To attack; to oppose; to resist.

They said the manner of their impeachment they could not but conceive did oppugn the rights of parliament.

[It is never used in the literal sense, to fight.]

OPPUGNANCY, n. Opposition; resistance.

OPPUGNATION, n. Opposition; resistance.

OPPUGNED, pp. oppu’ned. Opposed; resisted.

OPPUGNER, n. oppu’ner. One who opposes or attacks; that which opposes.

OPPUGNING, ppr. oppu’ning. Attacking; opposing.

OPSIMATHY, n. [Gr. late and to learn.] Late education; education late in life. [Little used.]

OPSONATION, n. [L. obsono, to cater.] A catering; a buying of provisions. [Not used.]

OPTABLE, a. [L. optabilis, from opto, to desire.] Desirable. [Not used.]

OPTATION, n. [L. optatio.] A desiring; the expression of a wish.

OPTATIVE, a. [L. optativus, from opto, to desire or wish.]

Expressing desire or wish. The optative mode, in grammar, is that form of the verb in which wish or desire is expressed.

OPTATIVE, n. Something to be desired. [Little used.]

OPTIC, OPTICAL, a. [Gr. from to see, the eye.]

1. Relating or pertaining to vision or sight.

2. Relating to the science of optics.

Optic angle, is that which the optic axes of the eyes make with one another, as they tend to meet at some distance before the eyes.

Optic axis, is the axis of the eye, or a line going through the middle of the pupil and the center of the eye.

OPTIC, n. An organ of sight.


1. A person skilled in the science of optics.

2. One who makes or sells optic glasses and instruments.

OPTICS, n. The science which treats of light and the phenomena of vision.

OPTIMACY, n. [L. optimates, grandees, from optimus, best.] The body of nobles; the nobility.

OPTIMISM, n. [L. optimus, best.] The opinion or doctrine that every thing in nature is ordered for the best; or the order of things in the universe that is adapted to produce the most good.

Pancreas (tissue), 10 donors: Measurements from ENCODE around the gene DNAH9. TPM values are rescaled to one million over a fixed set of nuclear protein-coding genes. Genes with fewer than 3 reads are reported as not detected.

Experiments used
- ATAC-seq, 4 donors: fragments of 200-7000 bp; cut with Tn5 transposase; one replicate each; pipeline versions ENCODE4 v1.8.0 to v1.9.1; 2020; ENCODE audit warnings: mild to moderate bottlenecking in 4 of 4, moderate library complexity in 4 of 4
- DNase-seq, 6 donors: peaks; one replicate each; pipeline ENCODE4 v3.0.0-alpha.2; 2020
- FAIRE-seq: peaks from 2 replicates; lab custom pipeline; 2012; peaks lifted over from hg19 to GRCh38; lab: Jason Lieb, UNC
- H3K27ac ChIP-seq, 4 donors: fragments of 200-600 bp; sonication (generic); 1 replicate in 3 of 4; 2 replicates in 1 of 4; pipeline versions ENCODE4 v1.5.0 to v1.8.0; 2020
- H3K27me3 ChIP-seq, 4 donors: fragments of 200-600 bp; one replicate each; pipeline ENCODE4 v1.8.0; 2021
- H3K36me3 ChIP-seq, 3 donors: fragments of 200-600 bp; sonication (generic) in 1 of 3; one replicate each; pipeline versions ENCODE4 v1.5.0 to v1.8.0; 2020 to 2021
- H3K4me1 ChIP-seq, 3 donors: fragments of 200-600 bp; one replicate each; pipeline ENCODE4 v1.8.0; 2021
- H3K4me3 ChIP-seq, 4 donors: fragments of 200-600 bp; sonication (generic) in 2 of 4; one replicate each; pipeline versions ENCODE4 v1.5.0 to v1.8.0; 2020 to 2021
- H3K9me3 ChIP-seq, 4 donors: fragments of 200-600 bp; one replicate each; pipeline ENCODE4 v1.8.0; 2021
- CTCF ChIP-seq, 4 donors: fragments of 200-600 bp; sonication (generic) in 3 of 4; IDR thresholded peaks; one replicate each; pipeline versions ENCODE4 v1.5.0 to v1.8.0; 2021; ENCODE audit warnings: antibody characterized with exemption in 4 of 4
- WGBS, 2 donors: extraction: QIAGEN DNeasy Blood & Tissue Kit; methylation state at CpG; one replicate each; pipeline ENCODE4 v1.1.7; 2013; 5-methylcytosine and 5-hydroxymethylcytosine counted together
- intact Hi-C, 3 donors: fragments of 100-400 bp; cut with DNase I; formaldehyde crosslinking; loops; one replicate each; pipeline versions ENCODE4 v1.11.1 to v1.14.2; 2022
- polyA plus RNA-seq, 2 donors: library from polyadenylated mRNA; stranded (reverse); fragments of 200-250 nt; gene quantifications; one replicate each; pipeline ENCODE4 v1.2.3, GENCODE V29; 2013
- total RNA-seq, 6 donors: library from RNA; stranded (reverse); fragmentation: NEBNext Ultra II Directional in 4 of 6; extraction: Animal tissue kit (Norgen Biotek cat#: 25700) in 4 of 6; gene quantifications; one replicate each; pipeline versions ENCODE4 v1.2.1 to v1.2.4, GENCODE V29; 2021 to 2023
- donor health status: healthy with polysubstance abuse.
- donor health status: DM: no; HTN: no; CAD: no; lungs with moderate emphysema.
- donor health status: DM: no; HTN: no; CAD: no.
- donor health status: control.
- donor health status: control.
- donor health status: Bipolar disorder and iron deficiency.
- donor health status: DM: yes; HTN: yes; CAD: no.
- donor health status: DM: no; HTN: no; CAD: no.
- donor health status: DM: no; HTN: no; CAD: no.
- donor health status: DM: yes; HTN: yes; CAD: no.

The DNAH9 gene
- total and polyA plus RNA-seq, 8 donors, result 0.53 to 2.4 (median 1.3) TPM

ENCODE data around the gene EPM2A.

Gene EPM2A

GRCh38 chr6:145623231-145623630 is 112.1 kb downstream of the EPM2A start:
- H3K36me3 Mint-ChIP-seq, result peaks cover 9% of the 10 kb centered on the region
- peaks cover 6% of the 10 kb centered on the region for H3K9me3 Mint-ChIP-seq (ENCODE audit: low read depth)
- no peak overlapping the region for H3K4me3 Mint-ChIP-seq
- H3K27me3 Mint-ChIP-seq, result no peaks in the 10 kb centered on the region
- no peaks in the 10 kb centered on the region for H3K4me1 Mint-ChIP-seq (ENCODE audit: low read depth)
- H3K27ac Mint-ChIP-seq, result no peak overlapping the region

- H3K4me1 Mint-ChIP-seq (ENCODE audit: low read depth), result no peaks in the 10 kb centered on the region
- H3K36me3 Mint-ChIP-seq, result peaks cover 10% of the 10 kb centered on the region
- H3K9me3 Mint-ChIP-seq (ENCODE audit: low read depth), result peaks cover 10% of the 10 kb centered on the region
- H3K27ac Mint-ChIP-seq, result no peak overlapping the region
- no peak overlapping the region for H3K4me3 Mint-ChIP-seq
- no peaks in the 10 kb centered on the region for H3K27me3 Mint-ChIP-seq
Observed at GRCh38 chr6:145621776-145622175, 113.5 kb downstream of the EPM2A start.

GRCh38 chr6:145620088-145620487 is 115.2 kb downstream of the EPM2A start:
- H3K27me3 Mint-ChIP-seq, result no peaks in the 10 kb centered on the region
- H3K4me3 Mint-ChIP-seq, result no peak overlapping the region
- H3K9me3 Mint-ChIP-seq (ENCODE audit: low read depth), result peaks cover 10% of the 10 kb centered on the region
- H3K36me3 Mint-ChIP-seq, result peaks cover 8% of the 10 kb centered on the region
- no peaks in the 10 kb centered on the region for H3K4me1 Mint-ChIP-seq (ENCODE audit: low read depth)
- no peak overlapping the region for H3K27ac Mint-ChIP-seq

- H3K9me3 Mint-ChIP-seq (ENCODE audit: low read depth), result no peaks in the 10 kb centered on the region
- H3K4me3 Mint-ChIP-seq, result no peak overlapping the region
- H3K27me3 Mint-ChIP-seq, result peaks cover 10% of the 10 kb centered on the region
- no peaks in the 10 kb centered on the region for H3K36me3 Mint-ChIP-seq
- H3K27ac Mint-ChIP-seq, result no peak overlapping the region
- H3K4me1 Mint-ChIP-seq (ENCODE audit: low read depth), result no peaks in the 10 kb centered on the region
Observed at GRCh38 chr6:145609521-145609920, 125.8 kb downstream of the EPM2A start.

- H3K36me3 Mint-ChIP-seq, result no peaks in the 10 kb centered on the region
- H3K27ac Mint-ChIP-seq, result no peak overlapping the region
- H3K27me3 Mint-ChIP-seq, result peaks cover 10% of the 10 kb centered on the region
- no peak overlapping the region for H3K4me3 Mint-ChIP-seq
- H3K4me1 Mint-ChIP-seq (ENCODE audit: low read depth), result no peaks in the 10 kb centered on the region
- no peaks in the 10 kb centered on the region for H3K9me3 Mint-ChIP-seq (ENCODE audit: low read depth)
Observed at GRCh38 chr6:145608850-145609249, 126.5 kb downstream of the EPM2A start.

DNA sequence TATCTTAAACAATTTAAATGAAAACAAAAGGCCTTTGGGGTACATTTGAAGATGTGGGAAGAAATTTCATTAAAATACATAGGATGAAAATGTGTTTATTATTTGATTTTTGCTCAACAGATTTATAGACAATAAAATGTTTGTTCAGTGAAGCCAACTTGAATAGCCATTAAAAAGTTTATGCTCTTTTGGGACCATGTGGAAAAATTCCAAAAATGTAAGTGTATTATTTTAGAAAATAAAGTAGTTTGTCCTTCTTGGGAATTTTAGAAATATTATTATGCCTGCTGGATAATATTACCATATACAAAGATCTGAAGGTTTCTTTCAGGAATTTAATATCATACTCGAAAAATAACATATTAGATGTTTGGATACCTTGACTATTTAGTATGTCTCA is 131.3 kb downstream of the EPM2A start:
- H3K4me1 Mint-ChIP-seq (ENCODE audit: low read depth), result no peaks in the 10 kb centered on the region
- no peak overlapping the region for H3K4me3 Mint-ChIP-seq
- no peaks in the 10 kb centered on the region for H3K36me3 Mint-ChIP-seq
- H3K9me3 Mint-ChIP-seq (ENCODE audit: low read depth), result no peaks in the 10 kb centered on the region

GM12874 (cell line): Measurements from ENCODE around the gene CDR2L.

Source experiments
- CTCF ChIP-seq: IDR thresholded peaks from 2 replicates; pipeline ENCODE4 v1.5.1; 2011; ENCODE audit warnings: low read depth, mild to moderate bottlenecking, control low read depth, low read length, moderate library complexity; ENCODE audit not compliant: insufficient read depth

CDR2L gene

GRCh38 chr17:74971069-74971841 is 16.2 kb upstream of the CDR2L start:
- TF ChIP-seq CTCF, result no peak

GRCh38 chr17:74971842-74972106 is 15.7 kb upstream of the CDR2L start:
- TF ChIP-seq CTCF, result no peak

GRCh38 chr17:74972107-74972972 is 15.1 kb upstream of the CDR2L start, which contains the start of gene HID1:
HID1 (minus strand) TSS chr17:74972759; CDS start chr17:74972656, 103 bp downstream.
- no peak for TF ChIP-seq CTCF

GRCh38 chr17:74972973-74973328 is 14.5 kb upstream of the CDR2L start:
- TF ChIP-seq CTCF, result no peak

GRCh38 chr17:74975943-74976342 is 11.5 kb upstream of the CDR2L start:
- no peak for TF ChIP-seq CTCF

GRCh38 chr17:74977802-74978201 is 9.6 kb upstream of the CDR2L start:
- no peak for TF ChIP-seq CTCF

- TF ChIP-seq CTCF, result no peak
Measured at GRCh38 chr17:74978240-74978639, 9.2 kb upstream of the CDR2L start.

The true and amiable philosophy of optimism.

A system of strict optimism may be the real system in both cases.

OPTIMITY, n. The state of being best.

OPTION, n. [L. optio, from opto, to wish or desire.]

1. The power of choosing; the right of choice or election; as the archbishop’s option in collating to a vacant benefice.

There is an option left to the United States of America, whether they will be respectable and prosperous, or contemptible and miserable, as a nation.

2. The power of wishing; wish.

3. Choice; election; preference. He ought not to complain of his lot; it was his own option. We leave this to your own option.


1. Left to one’s wish or choice; depending on choice or preference. It is optional with you to go or stay.

2. Leaving something to choice.

Original writs are either optional or peremptory.

OPULENCE, n. [L. opulentia, from opes, wealth.] Wealth; riches; affluence. [Opulency is little used.]

OPULENT, a. [L. opulentus.] Wealthy; rich; affluent; having a large estate or property.